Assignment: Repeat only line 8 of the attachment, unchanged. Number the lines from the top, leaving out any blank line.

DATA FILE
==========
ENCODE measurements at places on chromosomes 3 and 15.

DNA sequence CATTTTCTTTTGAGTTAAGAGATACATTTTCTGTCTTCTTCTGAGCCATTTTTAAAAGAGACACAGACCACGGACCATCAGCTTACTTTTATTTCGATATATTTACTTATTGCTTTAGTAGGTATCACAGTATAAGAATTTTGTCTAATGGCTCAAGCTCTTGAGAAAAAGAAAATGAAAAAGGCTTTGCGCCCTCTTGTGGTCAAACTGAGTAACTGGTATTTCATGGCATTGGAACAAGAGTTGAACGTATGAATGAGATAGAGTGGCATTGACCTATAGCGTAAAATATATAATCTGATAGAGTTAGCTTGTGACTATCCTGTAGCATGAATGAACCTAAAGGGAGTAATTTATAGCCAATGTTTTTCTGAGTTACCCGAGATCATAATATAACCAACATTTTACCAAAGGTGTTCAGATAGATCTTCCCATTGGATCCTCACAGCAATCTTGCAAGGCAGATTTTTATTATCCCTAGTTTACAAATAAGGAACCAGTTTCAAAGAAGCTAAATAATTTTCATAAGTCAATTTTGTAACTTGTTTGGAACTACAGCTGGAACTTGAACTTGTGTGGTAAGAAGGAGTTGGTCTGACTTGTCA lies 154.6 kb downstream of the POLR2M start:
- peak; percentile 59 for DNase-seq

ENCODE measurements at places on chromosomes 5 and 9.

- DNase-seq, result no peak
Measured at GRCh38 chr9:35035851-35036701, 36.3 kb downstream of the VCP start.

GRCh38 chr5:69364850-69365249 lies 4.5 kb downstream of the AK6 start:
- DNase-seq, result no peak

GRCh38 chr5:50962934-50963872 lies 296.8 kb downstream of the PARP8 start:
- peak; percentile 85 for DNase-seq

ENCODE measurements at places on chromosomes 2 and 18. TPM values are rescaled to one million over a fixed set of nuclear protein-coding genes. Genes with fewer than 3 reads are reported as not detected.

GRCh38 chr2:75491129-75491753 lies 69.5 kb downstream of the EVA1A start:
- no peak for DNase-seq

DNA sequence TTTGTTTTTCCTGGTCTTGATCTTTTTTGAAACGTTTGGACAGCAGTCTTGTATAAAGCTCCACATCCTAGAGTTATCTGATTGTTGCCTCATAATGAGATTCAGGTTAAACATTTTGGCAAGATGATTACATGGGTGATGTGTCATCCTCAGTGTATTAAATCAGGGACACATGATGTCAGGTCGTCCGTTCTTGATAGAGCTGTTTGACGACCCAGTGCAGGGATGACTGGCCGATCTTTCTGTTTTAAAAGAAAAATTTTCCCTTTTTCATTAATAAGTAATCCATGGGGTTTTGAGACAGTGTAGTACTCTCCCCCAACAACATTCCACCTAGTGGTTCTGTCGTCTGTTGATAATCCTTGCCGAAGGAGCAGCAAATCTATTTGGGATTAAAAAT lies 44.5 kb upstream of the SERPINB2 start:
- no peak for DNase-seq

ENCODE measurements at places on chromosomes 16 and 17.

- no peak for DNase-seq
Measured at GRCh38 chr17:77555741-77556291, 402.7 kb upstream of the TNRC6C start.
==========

- DNase-seq, result no peak